[Adapted from Chapter 11 of the forthcoming text Mathematics and Climate, by Hans G. Kaper and Hans Engler, to be published by the Society for Industrial and Applied Mathematics (SIAM), 2013.]
In 1941, the Serbian mathematician Milutin Milankovitch (1879–1958) suggested that past glacial cycles might be correlated to cyclical changes in the insolation (the amount of solar energy that reaches Earth from the Sun) [M. Milankovitch, Kanon der Erdbestrahlung und seine Anwendung auf das Eiszeitenproblem, University of Belgrade, 1941]. This theory is known as the Milankovitch theory of glacial cycles and is an integral part of paleoclimatology (the study of prehistoric climates). It has been discussed in an earlier post on paleoclimate models by Christiane Rousseau.
The theoretical results obtained for the Milankovitch cycles can be tested against temperature data from the paleoclimate record. In the 1970s, Hayes et al. [Variations in the Earth’s orbit: Pacemaker of the ice ages, Science, 194 (1976), 1121–1132] used data from ocean sediment core samples to relate the Milankovitch cycles to the climate of the last 468,000 years. One of their conclusions was that “. . . climatic variance of these records is concentrated in three discrete spectral peaks at periods of 23,000, 42,000, and approximately 100,000 years.” This study was repeated recently by Zachos et al. [Trends, rhythms, and aberrations in global climate 65 Ma to present, Science, 292 (2001), 686–693], who used much more extensive data. The reconstructed temperature profile and the corresponding power spectrum show periods of 100, 41, and 23 Kyr, see Figure 1.
The best data we have for temperatures during the ice age cycles come from the analysis of isotope ratios of air trapped in pockets in the polar ice. The ratio of oxygen isotopes is a good proxy for global mean temperature. In the 1990s, Petit et al. [Climate and atmospheric history of the past 420,000 years from the Vostok ice core, Antarctica, Nature, 399 (1999), 429–436] studied data from the Vostok ice core to reconstruct a temperature profile for the past 420,000 years. Although the record is only half a million years long, it allows for fairly precise dating from the progressive layering process that laid down the ice. A spectral analysis shows cycles with periods of 100, 43, 24, and 19 Kyr, in reasonable agreement with previous findings and with the calculated periods of the Milankovitch cycles.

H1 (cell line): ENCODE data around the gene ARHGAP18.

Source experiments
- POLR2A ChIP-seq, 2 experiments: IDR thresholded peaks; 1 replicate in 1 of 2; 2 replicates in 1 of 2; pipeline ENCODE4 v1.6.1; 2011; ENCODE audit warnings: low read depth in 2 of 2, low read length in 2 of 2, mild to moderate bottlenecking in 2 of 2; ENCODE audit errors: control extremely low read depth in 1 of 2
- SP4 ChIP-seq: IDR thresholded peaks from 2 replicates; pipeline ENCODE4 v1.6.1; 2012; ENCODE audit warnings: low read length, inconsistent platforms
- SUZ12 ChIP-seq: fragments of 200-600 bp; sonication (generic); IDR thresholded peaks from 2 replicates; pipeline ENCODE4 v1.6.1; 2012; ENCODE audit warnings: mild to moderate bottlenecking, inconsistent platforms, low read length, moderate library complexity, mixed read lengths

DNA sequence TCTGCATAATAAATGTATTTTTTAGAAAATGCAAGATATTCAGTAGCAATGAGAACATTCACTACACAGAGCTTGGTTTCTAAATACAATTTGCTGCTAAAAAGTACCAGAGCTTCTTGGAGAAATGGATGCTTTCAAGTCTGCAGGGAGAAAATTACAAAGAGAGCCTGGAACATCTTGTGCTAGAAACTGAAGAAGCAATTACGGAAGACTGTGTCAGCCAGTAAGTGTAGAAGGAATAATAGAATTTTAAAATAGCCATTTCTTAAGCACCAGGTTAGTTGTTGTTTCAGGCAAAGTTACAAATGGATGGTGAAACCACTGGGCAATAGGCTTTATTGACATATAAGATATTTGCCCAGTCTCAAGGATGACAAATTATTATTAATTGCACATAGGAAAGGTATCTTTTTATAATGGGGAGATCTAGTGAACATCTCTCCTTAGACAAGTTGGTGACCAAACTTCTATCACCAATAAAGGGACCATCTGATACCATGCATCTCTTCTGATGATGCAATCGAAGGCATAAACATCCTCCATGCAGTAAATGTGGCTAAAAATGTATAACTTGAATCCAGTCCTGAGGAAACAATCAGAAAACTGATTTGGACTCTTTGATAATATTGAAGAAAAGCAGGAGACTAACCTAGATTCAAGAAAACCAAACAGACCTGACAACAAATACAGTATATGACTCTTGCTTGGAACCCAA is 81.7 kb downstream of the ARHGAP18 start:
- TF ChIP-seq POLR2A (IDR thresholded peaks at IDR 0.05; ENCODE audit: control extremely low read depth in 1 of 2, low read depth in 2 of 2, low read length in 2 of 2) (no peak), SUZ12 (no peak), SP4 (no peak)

At this point we might conclude that Milankovitch’s idea was correct and that ice ages are indeed correlated with orbital variations. There are, however, some serious caveats. Changes in the oxygen isotope ratio reflect the combined effect of changes in global ice volume and temperature at the time of deposition of the material, and the two effects cannot be separated easily. Furthermore, the cycles do not change the total energy received by the Earth if this is averaged over the course of a year. An increase in eccentricity, or obliquity, means the insolation is larger during part of the year and smaller during the rest of the year, with very little net effect on the total energy received at any latitude over a year. However, a change in eccentricity or obliquity could make the seasonal cycle more severe and thus change the extent of the ice caps. A possible scenario for the onset of ice ages would then be that minima in high-latitude insolation during the summer enable winter snowfall to persist throughout the year and thus accumulate to build glacial ice sheets. Similarly, times with especially intense high-latitude summer insolation could trigger a deglaciation. Clearly, additional detailed modeling would be needed to account for these effects.
Even allowing for the scenario described in the previous paragraph, we would expect an asymmetric climate change, where the ice cap over one of the poles increases while the cap over the other decreases. Yet, the entire globe cooled during the ice ages and warmed during periods of deglaciation.
An even more disturbing observation arises when one considers not just the periods of the cycles but also their relative strengths. In the data, the relative contributions are ordered as obliquity, followed by eccentricity, followed by precession, while for the average daily insolation at 65 degrees North latitude at the summer solstice (denoted Q65, shown in Figure 2), the order is the reverse: precession, followed by obliquity, followed by eccentricity. The dominance of precession in the forcing term Q65 does not even show up in the data (the “100,000-year problem”).
The lesson learned here is that actual climate dynamics are very complex, involving much more than insolation and certainly much more than insolation distilled down to a single quantity, Q65. Feedback mechanisms are at work that are hard to model or explain. On the other hand, an analysis of the existing signals shows that astronomical factors most likely play a role in the Earth’s long-term climate.